The End All and Be All of B2B Marketing (Exchange)

 

Kelly Shermach, Content Strategist

 

 

Today B2B Marketing Exchange 2018 comes to an end. Over the event’s three days, compelling content kept on coming, killing my planned lede for this blog. I wanted to use something like, “B2BMX saved the best for last … and here it is.” Instead, read about some of the best learnings to come out of the final day of the conference.

Today began bright and chilly with a push for personalization by Jeff Marcoux of TTEC. Jeff echoed a common theme from the show — that B2B marketing practices ignore the expectation all buyers have, born from their consumer experiences: Technology should deliver personalized, highly contextualized experiences. If it doesn’t, prospects will judge your offering behind the times and move onto your competitors. Because 89% of buyer expect companies to understand their unique needs, but only 10% of companies have broken down their data silos to leverage the full bounty of their intelligence.

Data unencumbered of functional, technological or other silos contributes to the creation of ideal customer profiles. Put up against the total addressable market, targets can be identified for account-based engagement from marketing and sales.

For those already overwhelmed by their to-do lists, Marcoux noted personalization can involve as little effort as addressing the target by name in an email, by industry in a sales enablement deck, by common background in another outreach effort. Minimal research like a LinkedIn visit to determine a target’s alma matter or site visitors’ IP addresses can turn vanilla tactics into personalized communications.

No one attending the Behind the Scenes session by G. David Cunningham of SnapApp felt the usual post-lunch need to nap. In advising attendees to “Ditch the Old B2B Playbook,” Cunningham advocated for feeding the funnel less, not more, in an effort to generate better MQLs and higher sales conversions faster, accelerating the opportunity for relationship expansion.

As with any radical transformation, some of the method and accompanying side effects for achieving these improvements sounded counterproductive to the marketers in attendance. And they expect their colleagues in sales will chafe at the approach. But we heard Cunningham out, and his reasoning made sense.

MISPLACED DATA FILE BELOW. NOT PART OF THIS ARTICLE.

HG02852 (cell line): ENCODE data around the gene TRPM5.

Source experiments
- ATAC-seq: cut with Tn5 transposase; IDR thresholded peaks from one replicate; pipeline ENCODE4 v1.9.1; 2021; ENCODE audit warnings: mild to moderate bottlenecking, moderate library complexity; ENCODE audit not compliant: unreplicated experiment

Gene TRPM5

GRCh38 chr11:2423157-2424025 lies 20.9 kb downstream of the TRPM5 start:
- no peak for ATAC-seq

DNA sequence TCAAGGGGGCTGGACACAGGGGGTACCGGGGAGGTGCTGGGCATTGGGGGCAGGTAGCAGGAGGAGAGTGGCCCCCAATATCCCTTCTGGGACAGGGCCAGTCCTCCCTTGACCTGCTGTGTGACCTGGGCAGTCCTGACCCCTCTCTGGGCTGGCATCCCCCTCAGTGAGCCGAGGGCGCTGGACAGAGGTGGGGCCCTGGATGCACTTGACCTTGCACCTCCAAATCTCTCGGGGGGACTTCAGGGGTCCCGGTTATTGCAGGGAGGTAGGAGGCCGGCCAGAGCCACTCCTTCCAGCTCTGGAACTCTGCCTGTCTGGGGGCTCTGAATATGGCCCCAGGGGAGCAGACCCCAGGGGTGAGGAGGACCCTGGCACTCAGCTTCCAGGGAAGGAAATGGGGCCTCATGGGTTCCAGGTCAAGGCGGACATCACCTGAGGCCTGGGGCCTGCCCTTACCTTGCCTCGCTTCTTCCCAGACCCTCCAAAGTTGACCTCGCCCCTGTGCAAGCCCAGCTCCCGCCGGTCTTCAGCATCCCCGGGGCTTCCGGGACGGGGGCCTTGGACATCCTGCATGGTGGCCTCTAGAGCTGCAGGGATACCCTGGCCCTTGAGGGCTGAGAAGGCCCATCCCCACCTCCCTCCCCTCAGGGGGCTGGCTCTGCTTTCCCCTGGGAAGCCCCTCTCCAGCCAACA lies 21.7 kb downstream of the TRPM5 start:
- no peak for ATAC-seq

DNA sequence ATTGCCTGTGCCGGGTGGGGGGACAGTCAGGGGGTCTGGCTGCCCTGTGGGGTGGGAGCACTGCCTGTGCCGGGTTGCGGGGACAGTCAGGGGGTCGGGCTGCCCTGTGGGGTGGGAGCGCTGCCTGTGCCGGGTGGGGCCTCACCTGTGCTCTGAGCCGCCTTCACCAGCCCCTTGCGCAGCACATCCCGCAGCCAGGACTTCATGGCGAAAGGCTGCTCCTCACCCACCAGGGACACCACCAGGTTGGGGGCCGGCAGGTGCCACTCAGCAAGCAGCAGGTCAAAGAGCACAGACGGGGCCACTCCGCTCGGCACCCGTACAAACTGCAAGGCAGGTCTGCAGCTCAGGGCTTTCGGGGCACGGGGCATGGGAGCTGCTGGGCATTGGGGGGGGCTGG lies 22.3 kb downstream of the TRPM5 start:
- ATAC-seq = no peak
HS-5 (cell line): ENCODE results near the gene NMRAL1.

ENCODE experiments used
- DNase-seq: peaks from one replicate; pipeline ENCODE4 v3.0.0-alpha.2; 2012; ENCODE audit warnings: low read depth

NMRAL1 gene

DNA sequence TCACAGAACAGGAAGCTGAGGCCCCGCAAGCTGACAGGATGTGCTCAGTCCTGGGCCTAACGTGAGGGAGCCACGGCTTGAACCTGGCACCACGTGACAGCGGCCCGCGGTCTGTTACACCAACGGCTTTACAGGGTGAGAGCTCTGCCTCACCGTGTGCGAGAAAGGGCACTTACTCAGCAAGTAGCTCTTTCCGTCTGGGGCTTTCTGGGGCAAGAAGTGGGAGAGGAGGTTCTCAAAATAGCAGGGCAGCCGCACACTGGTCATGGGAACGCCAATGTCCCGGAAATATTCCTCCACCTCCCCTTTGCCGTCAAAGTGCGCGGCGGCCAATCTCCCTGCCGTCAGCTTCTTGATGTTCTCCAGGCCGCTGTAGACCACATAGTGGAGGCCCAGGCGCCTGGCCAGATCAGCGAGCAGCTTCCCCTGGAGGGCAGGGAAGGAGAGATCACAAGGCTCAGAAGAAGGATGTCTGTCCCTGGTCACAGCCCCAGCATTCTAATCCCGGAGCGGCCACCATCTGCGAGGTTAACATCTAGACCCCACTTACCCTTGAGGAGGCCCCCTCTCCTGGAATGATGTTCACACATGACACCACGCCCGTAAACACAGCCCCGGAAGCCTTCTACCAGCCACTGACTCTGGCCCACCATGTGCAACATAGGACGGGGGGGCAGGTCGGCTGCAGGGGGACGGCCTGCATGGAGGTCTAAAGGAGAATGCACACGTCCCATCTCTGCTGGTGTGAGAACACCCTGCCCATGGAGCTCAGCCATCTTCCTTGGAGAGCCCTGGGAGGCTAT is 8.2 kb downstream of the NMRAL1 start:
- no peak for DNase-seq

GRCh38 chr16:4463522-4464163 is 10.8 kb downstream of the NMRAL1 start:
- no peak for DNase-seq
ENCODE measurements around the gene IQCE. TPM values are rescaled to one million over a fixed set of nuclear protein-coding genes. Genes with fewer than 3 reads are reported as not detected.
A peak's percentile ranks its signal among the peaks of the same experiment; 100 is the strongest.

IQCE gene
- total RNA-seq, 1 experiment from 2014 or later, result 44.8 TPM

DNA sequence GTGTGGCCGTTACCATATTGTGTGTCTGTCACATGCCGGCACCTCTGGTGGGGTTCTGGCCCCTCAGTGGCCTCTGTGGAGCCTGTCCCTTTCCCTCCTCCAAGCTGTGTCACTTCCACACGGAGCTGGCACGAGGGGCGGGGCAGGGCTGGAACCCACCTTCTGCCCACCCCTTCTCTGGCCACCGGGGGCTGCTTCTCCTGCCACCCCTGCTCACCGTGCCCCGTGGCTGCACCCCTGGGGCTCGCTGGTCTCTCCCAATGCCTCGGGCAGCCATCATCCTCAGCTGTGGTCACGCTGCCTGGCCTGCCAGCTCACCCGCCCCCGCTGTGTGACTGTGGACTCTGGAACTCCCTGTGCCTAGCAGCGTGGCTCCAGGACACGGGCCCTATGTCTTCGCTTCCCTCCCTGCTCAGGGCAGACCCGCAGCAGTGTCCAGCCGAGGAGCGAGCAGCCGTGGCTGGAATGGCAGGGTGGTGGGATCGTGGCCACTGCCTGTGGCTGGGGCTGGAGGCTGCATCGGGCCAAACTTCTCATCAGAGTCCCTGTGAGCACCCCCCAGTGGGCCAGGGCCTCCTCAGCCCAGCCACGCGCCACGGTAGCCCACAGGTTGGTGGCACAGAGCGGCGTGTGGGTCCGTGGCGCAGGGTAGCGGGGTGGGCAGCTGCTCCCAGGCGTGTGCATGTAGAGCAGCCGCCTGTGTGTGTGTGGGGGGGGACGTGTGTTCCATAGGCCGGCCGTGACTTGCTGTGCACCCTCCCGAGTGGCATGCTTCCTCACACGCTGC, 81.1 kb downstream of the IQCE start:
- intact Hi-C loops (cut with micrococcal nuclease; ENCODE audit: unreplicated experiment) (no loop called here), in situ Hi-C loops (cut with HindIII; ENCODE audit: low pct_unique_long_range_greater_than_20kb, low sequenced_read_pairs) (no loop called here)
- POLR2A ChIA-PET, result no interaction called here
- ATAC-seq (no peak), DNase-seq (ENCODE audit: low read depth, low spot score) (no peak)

First, the funnel doesn’t scale. That doesn’t mean that teams turn off the flow, though. With new digital marketing programs in place, they continue traditional sales and marketing practices, too. And across the board, many employ gates on content as a means of gauging interest and active pursuit of new products or solutions.

The gate is outdated, and prospect preferences are changing. They prefer to receive content through company social media, personal and business social networks, and third-party or customer references, but 71% of B2B marketers still champion white papers as a leading content tactic. Uh, that rates as least preferred by every generation of B2B buyers.

But companies continue to develop more white papers AND put lead gates on them. Then when businesspeople download the content, they have maybe a half hour to review it uninterrupted before the publishing company’s sales team places a call. And if the call goes unanswered, the desperate emails start.

So, what should marketers do once they set their playbooks on fire and lose the lead gates?

  1. Rethink lead scoring. Move to qualify leads on sales criteria like demographics or firmographics, team size, technology in use, markets selling to, and scale of spend.
  2. Provide valuable, engaging content. Visual, interesting, dynamic content encourages input from recipients if it resonates with them and provides value to them.
  3. Focus on the next action. Keep leads in marketing longer so as not to bog sales down with contacts that want more self-directed interaction with your brand. Wait until they raise their hands before turning them over to sales. Give sales the heads up on this plan. They may balk at lower lead volumes, but the leads they get will be ready for their calls or emails, close faster, onboard quicker and ultimately expand faster. With this approach, marketing supports sales better and gives them the opportunity to do the prospecting they just couldn’t get to with the scads of so-so leads they used to get as soon as a gate was unlocked.

Are you ready to connect personally and deeply with your prospects and customers in content streams that allow self-directed brand interaction and nurture prospects through the funnel until they raise their hands, request a demo or pricing? If so, Content4Demand is ready to help.